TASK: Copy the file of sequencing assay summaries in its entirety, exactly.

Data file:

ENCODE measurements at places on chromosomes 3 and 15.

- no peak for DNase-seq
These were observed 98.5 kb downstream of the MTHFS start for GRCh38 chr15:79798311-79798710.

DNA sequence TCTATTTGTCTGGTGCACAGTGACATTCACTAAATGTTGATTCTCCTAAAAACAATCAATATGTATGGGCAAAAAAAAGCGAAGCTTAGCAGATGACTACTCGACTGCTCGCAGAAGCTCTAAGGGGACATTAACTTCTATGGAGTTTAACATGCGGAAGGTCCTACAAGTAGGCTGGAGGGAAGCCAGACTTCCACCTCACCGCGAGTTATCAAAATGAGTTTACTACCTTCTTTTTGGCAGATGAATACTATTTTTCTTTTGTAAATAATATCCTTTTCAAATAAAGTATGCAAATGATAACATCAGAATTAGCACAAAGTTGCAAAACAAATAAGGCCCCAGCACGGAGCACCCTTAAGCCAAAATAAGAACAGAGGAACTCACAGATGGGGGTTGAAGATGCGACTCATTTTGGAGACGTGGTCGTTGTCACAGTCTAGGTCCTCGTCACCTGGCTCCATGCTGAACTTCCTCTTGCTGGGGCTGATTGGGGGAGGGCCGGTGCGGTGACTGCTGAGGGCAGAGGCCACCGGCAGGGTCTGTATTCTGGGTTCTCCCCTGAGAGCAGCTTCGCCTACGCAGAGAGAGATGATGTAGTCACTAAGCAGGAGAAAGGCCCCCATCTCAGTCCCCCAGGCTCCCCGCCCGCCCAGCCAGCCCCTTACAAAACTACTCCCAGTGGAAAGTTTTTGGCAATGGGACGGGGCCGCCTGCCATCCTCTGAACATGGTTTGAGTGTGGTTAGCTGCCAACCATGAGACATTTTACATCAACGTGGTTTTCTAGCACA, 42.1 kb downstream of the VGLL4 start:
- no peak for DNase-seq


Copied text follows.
ENCODE measurements at places on chromosomes 3 and 15.

- no peak for DNase-seq
These were observed 98.5 kb downstream of the MTHFS start for GRCh38 chr15:79798311-79798710.

DNA sequence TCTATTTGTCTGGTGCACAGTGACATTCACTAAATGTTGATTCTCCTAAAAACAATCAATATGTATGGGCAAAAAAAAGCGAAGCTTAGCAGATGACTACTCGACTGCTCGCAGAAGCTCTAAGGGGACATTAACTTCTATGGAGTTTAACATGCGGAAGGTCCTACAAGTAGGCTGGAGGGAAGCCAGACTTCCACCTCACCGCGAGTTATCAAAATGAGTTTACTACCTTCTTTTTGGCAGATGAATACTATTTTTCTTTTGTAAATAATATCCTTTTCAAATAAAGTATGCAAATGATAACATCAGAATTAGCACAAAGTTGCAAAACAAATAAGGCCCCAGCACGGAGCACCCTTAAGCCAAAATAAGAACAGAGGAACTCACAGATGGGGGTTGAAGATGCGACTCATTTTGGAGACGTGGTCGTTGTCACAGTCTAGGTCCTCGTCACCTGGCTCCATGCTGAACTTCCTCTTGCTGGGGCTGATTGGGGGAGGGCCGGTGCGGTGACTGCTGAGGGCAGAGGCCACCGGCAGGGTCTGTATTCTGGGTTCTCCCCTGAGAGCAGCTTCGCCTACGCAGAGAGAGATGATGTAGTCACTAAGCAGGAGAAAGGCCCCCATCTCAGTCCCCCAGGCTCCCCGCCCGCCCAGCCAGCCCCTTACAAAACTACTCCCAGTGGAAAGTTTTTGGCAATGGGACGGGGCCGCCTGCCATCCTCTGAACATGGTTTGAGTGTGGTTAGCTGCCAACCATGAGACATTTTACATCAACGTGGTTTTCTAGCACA, 42.1 kb downstream of the VGLL4 start:
- no peak for DNase-seq